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Date: 24 Feb 2012
Title: Teachers awarded for their outstanding work
By Clement Moaga
Johannesburg - Dubbed as agents of change and nurturers, teachers were recognised for their outstanding work, dedication and commitment at the 12th Annual National Teaching Awards on Thursday evening.
The event took place at the Sandton Convention Centre in Johannesburg.
Addressing guests from all provinces, Basic Education Minister Angie Motshekga said that the teachers were being honoured for discharging their duties with excellence and as servants of the people.
"Notwithstanding challenges in education, we are enthralled by exceptional prowess of teachers precisely because teachers are a vital cog in the wheel of transformation," the minister said.
Achievers were selected from 365 447 educators across the country in eight categories, including Excellence in Primary School Teaching, Excellence in Primary School Leadership, Excellence in Secondary School Teaching, Excellence in Secondary School Leadership, Excellence in Grade R Teaching, Excellence in Special Needs Teaching, Excellence in Adult Basic Education and Training, and the Lifetime Achievement Award, which is given to educators with 30 years of unbroken service.
Two accolades were added to the event this year, namely the People's Choice Award given to teachers who have inspired learners to achieve excellence in the classroom and served as role-models for learners and communities, and the Kader Asmal Excellence Award - a special ministerial award named after the former Minister of Education, the late Professor Kader Asmal.
Nkhange Ellias Nemudzivhade, who scooped the Kader Asmal Award, said it was the team work between stakeholders, parents, learners and teachers that was behind his success.
"Each one knows what is expected of them - teachers, learners and parents - with that, nothing is impossible," said Nemudzivhade, who is the principal at Thengwe High school in Limpopo.
Nemudzivhade has been the principal at the school since 1986. The school has been producing a matric pass rate of above 98% for the past five years. It has 287 learners and 64 teachers.
He urged other educators to also "walk that extra mile".
Francois Naude, from Gauteng, who clinched the Excellence in Secondary School Teaching Award, said the year 2011 had been challenging for various reasons, but with the support of his principal, colleagues and learners, he managed to exceed all expectations.
"With a team like that you can fight a war," said the Grade 8 teachers, who is actually a qualified zoologist but opted for a profession in teaching as he found it more fulfilling.
Shehnaz Essop Saloojee from the North West took home the Excellence in Primary School Teaching Award. "The hard work, dedication and commitment have paid off," said Saloojee, who has been a teacher for 26 years.
The Grade 6 and 8 English teacher at Zinniavile Secondary School in the North West added that with the introduction of the Curriculum and Assessment Policy Statement (CAPS), the country was "moving towards a better system and greater future for our leaders of tomorrow".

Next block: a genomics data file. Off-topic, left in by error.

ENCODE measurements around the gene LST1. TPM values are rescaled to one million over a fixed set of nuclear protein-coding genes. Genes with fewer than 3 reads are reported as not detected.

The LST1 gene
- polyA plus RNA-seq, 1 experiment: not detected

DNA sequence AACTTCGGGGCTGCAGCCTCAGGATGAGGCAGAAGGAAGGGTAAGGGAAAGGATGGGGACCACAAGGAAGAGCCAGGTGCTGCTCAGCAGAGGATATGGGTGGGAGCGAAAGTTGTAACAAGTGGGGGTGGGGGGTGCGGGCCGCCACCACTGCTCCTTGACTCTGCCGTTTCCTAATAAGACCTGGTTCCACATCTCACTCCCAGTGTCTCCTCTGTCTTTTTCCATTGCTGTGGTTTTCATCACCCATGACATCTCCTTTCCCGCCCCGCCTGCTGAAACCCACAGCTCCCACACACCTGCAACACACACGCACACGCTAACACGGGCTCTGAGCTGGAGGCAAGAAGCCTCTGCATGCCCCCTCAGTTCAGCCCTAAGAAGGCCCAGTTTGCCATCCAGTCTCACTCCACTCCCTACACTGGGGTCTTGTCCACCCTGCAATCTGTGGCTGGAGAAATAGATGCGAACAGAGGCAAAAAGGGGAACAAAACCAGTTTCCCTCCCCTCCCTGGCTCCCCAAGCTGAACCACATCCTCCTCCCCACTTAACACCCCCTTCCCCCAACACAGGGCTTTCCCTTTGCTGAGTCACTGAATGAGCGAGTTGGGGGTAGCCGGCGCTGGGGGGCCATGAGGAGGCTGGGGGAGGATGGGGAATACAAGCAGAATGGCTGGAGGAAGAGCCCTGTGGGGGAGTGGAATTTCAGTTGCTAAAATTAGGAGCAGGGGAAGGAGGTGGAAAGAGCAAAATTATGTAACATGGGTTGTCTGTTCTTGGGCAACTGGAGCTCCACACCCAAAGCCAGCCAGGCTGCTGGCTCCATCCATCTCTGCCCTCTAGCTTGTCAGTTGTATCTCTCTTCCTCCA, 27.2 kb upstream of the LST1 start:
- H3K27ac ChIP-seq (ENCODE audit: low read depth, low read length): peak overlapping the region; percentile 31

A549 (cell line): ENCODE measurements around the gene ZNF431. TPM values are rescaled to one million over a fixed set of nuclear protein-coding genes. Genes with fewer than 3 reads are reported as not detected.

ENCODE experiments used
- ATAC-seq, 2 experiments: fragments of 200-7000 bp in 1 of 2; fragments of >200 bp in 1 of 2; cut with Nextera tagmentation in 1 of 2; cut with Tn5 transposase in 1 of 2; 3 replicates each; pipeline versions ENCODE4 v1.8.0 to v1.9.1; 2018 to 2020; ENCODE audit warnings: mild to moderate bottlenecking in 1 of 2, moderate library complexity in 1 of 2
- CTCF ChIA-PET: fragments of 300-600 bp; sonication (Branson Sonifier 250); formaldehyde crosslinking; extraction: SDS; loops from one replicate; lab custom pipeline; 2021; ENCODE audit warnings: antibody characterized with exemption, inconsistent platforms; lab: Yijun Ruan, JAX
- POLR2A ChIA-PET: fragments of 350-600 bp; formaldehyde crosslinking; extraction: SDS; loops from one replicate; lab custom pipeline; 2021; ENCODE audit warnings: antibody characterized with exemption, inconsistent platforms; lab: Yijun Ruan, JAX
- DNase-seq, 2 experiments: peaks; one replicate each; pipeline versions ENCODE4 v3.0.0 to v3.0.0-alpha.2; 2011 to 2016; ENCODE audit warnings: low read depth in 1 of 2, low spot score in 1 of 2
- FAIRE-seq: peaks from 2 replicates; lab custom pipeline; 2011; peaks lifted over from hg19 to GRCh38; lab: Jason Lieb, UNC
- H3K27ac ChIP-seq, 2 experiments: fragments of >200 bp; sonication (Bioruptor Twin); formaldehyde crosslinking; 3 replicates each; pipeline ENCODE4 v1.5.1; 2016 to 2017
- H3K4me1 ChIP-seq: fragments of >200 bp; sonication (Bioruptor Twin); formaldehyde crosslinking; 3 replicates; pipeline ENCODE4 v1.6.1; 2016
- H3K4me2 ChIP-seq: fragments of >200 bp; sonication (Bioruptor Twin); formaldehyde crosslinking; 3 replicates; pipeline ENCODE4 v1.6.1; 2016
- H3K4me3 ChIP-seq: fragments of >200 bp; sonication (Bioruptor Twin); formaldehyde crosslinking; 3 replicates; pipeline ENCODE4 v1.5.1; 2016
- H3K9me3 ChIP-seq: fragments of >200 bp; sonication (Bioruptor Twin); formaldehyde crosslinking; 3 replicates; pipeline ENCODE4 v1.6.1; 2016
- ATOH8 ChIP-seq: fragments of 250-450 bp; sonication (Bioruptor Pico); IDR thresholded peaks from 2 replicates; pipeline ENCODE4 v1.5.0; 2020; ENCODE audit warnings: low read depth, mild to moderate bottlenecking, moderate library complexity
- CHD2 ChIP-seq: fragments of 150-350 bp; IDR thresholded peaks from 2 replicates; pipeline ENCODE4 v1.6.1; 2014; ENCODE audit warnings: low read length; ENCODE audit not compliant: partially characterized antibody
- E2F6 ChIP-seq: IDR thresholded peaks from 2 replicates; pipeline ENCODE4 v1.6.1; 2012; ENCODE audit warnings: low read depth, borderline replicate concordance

She said she was prepared for all the challenges with CAPS.
The Lifetime Achievement Award went to Mmipe George Mokgehle of Toronto Primary School in Mankweng, Limpopo.
Deputy President Kgalema Motlanthe called teaching a labour of love and a calling to which an individual responds with deep conviction, motivated by the inner desire to contribute to the betterment of the human condition.
"Society as a whole owes much to the teaching profession. Since time immemorial, societies have looked to teachers as socialising agents that imbue the next generation with norms and values [upon] which the future depends. Educators are the legitimate custodians of the cultural elements that define society, shaping the contours of its future.
"Through this noble profession, humanity is socialised into critical and consistent thinking in keeping with the first principles underpinning a social system," said Motlanthe at the event.
He said the nation would be lost without the supplementary parental role teachers play to acculturate children so that they become better human beings armed with an abiding understanding of society and nature.
"As we celebrate and recognise the contribution of tonight's nominees, we hope that their good example will serve to encourage others to continue to give their best to nurture learners into future leaders.
"We believe that every teacher shoulders the aspirations of our nation and that they have it in them to bring the yearnings and dreams of our nation into fruition," he said.
Motshekga agreed, saying that the infinite riches represented by these industrious award recipients offered an idea of where South Africa's education is and where is seeks to go.
She said they had understood the essence of the President's call for more focus on the Triple T - teachers, textbooks and time.
The National Teaching Awards honour excellence in primary school teaching, secondary school teaching, primary school leadership, secondary school leadership, Grade R teaching, special needs teaching and Adult Basic Education and Training.
Now in its 13th year, the awards provide the perfect opportunity for the whole of South Africa to publicly thank and celebrate these heroes and heroines whose work contributes to the development of all other professions. - BuaNews